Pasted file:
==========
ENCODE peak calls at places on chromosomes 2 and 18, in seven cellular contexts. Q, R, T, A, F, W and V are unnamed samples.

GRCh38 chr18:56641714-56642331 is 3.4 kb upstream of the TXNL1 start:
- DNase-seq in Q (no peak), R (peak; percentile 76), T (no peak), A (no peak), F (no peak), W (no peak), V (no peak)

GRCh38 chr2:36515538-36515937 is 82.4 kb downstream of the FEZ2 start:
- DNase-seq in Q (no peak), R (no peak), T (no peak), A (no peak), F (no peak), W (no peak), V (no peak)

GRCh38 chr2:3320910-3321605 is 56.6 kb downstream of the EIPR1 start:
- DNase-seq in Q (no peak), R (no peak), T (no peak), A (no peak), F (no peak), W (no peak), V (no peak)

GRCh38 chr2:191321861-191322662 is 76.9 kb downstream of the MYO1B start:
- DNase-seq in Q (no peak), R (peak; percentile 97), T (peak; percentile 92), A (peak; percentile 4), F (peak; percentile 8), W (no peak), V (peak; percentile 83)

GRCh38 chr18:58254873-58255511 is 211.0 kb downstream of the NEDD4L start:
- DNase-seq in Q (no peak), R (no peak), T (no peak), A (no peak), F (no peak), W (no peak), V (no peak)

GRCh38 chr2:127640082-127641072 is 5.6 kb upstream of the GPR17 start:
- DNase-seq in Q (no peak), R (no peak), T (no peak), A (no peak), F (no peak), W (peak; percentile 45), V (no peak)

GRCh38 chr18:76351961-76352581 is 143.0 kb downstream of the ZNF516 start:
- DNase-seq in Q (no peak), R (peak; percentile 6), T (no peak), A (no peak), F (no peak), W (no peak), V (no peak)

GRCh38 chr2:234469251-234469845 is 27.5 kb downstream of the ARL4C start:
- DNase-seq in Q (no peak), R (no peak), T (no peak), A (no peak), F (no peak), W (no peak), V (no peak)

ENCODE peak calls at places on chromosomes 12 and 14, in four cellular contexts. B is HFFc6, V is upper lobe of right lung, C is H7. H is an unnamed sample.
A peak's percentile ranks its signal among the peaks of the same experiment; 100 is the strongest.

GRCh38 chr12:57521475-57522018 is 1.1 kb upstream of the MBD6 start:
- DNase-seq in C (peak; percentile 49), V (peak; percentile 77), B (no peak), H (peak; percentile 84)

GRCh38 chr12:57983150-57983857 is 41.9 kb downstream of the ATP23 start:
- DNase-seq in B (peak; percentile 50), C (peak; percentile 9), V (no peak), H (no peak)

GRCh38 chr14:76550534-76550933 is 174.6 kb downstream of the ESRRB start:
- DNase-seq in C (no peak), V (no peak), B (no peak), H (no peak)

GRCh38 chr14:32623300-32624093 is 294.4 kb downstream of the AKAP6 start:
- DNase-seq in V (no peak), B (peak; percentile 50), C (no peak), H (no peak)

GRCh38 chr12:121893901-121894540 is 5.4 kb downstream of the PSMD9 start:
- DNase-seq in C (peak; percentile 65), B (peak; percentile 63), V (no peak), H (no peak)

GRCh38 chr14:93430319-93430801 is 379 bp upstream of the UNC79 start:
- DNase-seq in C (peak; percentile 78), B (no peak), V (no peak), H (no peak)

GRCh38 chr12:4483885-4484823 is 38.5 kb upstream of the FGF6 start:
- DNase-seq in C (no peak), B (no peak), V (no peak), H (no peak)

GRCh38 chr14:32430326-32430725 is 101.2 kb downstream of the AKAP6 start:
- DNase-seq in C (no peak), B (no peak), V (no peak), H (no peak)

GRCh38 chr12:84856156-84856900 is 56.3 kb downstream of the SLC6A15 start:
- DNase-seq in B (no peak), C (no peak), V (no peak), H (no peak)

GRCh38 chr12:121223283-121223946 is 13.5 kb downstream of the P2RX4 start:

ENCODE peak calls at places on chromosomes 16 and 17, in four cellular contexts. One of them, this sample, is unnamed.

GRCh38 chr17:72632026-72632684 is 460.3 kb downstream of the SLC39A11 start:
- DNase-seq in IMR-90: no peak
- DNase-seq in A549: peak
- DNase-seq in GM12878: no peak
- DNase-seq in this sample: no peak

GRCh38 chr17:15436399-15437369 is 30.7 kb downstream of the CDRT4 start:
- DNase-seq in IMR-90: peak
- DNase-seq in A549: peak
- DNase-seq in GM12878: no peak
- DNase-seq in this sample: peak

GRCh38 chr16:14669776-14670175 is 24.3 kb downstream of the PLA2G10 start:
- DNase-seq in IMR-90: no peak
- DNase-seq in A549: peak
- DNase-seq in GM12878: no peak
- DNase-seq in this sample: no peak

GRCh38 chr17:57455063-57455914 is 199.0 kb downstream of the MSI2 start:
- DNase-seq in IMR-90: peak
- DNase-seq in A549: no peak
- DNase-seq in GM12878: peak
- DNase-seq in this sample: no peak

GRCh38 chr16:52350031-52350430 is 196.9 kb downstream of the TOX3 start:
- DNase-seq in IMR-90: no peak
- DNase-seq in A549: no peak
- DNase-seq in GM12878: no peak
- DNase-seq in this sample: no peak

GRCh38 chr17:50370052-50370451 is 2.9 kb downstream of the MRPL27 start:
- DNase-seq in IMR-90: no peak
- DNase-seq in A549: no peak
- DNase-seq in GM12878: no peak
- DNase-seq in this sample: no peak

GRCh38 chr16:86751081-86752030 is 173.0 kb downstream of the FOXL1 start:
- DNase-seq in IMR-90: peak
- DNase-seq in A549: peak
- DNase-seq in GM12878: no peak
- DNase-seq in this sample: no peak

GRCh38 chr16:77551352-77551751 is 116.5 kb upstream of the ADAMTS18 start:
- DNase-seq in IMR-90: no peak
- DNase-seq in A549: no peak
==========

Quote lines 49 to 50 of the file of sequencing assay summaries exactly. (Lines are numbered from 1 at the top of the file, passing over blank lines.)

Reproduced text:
- DNase-seq in this sample: peak

GRCh38 chr16:14669776-14670175 is 24.3 kb downstream of the PLA2G10 start: